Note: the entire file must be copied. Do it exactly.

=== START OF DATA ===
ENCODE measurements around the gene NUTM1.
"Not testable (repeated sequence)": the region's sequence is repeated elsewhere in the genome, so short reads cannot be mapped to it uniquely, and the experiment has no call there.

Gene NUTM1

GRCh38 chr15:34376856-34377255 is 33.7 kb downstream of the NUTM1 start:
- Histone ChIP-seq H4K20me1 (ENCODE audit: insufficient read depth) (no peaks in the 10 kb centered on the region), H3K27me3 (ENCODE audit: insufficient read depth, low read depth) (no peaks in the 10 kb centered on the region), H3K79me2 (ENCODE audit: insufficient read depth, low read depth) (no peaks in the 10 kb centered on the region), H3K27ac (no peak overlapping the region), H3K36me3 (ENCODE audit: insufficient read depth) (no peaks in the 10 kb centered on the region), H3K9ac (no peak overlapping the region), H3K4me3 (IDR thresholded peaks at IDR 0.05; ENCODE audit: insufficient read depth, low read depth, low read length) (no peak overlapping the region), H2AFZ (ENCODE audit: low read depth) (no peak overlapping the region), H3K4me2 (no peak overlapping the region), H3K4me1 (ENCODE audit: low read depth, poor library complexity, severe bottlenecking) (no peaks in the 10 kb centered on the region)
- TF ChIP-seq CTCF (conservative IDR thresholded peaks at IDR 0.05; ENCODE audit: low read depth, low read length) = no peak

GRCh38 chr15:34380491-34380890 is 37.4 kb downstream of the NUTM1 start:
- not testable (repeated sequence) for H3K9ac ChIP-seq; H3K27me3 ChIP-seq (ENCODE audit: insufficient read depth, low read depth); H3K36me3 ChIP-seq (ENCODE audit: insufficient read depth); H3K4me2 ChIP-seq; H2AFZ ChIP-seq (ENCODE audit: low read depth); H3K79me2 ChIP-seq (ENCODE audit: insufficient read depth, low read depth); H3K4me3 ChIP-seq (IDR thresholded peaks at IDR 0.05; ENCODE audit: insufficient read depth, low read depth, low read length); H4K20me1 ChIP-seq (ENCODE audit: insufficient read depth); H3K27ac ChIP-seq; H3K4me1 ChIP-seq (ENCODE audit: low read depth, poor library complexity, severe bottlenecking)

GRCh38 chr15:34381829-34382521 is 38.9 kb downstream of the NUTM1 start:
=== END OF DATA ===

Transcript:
ENCODE measurements around the gene NUTM1.
"Not testable (repeated sequence)": the region's sequence is repeated elsewhere in the genome, so short reads cannot be mapped to it uniquely, and the experiment has no call there.

Gene NUTM1

GRCh38 chr15:34376856-34377255 is 33.7 kb downstream of the NUTM1 start:
- Histone ChIP-seq H4K20me1 (ENCODE audit: insufficient read depth) (no peaks in the 10 kb centered on the region), H3K27me3 (ENCODE audit: insufficient read depth, low read depth) (no peaks in the 10 kb centered on the region), H3K79me2 (ENCODE audit: insufficient read depth, low read depth) (no peaks in the 10 kb centered on the region), H3K27ac (no peak overlapping the region), H3K36me3 (ENCODE audit: insufficient read depth) (no peaks in the 10 kb centered on the region), H3K9ac (no peak overlapping the region), H3K4me3 (IDR thresholded peaks at IDR 0.05; ENCODE audit: insufficient read depth, low read depth, low read length) (no peak overlapping the region), H2AFZ (ENCODE audit: low read depth) (no peak overlapping the region), H3K4me2 (no peak overlapping the region), H3K4me1 (ENCODE audit: low read depth, poor library complexity, severe bottlenecking) (no peaks in the 10 kb centered on the region)
- TF ChIP-seq CTCF (conservative IDR thresholded peaks at IDR 0.05; ENCODE audit: low read depth, low read length) = no peak

GRCh38 chr15:34380491-34380890 is 37.4 kb downstream of the NUTM1 start:
- not testable (repeated sequence) for H3K9ac ChIP-seq; H3K27me3 ChIP-seq (ENCODE audit: insufficient read depth, low read depth); H3K36me3 ChIP-seq (ENCODE audit: insufficient read depth); H3K4me2 ChIP-seq; H2AFZ ChIP-seq (ENCODE audit: low read depth); H3K79me2 ChIP-seq (ENCODE audit: insufficient read depth, low read depth); H3K4me3 ChIP-seq (IDR thresholded peaks at IDR 0.05; ENCODE audit: insufficient read depth, low read depth, low read length); H4K20me1 ChIP-seq (ENCODE audit: insufficient read depth); H3K27ac ChIP-seq; H3K4me1 ChIP-seq (ENCODE audit: low read depth, poor library complexity, severe bottlenecking)

GRCh38 chr15:34381829-34382521 is 38.9 kb downstream of the NUTM1 start: